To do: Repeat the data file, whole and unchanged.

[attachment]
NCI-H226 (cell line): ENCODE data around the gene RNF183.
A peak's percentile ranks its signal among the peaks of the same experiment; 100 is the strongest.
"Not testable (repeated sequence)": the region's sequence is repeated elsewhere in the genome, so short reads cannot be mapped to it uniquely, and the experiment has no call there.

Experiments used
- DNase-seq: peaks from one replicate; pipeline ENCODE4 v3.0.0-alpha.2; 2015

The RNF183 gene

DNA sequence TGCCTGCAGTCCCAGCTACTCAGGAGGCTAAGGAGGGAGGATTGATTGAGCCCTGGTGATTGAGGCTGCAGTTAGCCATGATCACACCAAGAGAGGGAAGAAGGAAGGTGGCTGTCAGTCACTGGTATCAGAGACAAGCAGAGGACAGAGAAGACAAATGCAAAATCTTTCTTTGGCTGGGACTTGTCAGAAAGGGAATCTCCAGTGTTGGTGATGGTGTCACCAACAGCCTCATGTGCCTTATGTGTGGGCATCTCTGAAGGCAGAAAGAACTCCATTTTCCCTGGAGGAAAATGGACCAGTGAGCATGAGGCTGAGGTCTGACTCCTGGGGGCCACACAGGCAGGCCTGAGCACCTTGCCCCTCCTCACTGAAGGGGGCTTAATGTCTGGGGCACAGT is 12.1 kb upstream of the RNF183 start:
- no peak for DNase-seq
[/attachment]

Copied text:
NCI-H226 (cell line): ENCODE data around the gene RNF183.
A peak's percentile ranks its signal among the peaks of the same experiment; 100 is the strongest.
"Not testable (repeated sequence)": the region's sequence is repeated elsewhere in the genome, so short reads cannot be mapped to it uniquely, and the experiment has no call there.

Experiments used
- DNase-seq: peaks from one replicate; pipeline ENCODE4 v3.0.0-alpha.2; 2015

The RNF183 gene

DNA sequence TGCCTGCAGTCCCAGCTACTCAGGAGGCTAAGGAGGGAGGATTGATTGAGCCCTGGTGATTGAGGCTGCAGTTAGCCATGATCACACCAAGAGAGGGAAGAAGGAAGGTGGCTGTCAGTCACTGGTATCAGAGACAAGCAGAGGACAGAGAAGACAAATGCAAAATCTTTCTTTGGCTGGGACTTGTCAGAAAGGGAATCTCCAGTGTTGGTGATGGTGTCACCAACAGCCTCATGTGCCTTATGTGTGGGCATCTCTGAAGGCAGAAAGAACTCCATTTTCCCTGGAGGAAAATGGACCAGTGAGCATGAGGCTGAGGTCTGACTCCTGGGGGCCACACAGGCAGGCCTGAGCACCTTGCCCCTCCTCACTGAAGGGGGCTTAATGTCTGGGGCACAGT is 12.1 kb upstream of the RNF183 start:
- no peak for DNase-seq